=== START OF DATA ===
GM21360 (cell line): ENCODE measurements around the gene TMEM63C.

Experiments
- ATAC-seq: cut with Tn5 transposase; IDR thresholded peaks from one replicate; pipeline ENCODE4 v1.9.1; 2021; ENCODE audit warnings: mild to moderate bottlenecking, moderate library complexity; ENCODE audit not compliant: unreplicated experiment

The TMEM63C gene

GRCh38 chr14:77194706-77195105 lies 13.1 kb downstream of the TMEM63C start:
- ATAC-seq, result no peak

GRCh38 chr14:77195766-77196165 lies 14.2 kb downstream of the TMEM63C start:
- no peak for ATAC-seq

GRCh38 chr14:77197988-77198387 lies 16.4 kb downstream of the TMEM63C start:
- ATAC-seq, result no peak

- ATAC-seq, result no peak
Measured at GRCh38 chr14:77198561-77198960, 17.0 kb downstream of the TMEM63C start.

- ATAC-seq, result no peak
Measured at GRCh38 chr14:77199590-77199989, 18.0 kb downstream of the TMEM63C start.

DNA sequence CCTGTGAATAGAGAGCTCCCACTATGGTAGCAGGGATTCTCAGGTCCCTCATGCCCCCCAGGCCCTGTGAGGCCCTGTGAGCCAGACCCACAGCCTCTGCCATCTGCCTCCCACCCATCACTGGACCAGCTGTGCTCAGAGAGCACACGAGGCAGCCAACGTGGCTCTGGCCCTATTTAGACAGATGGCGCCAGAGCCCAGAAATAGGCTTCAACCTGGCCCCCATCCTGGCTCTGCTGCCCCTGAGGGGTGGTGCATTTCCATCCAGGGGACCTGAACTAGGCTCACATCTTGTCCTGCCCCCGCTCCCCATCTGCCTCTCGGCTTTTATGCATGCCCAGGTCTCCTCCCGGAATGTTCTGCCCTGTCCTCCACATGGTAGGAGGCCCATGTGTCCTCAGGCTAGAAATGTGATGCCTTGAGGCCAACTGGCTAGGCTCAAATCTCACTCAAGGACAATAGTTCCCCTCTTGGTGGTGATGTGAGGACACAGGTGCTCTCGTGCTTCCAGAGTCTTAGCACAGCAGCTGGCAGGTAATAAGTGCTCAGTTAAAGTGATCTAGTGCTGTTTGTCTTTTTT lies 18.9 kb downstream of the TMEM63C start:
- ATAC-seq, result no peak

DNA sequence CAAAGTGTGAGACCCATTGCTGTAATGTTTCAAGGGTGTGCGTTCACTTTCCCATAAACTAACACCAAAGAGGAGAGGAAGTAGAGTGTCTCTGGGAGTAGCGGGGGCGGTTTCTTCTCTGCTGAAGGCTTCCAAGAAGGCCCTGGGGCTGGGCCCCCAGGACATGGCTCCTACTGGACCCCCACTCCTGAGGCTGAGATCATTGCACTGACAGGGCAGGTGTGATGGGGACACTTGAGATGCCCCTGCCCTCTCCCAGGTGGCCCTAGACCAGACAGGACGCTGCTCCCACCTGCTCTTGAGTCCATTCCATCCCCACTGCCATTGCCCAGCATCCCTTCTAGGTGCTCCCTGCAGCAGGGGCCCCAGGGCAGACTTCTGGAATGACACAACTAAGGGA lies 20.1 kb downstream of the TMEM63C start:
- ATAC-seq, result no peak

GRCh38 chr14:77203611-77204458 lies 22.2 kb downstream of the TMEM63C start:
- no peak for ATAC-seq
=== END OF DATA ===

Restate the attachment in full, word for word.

GM21360 (cell line): ENCODE measurements around the gene TMEM63C.

Experiments
- ATAC-seq: cut with Tn5 transposase; IDR thresholded peaks from one replicate; pipeline ENCODE4 v1.9.1; 2021; ENCODE audit warnings: mild to moderate bottlenecking, moderate library complexity; ENCODE audit not compliant: unreplicated experiment

The TMEM63C gene

GRCh38 chr14:77194706-77195105 lies 13.1 kb downstream of the TMEM63C start:
- ATAC-seq, result no peak

GRCh38 chr14:77195766-77196165 lies 14.2 kb downstream of the TMEM63C start:
- no peak for ATAC-seq

GRCh38 chr14:77197988-77198387 lies 16.4 kb downstream of the TMEM63C start:
- ATAC-seq, result no peak

- ATAC-seq, result no peak
Measured at GRCh38 chr14:77198561-77198960, 17.0 kb downstream of the TMEM63C start.

- ATAC-seq, result no peak
Measured at GRCh38 chr14:77199590-77199989, 18.0 kb downstream of the TMEM63C start.

DNA sequence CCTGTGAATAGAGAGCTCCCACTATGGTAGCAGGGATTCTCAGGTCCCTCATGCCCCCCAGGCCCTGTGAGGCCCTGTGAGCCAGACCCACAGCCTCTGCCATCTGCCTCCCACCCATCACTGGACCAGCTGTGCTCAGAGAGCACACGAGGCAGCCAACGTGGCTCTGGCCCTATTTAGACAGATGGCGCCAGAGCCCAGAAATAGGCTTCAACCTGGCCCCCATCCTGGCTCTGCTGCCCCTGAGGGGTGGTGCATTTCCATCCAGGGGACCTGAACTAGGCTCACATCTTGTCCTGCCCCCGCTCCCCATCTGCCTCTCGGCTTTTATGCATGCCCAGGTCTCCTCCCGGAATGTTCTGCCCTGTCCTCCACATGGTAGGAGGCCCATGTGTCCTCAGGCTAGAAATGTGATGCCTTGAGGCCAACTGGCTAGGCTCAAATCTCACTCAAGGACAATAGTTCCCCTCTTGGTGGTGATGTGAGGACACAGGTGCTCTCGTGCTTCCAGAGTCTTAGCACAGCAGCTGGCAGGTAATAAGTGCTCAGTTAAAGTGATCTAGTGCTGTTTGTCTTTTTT lies 18.9 kb downstream of the TMEM63C start:
- ATAC-seq, result no peak

DNA sequence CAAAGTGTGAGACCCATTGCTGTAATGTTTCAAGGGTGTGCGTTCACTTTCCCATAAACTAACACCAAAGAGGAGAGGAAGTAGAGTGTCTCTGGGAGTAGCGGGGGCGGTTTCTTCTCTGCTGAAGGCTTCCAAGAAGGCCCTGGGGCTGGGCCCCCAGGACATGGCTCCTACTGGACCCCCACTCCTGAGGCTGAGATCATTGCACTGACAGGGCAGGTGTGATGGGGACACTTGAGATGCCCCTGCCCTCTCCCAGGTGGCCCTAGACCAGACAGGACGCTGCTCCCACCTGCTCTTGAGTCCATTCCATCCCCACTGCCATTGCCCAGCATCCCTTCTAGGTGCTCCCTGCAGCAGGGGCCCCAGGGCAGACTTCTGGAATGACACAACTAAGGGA lies 20.1 kb downstream of the TMEM63C start:
- ATAC-seq, result no peak

GRCh38 chr14:77203611-77204458 lies 22.2 kb downstream of the TMEM63C start:
- no peak for ATAC-seq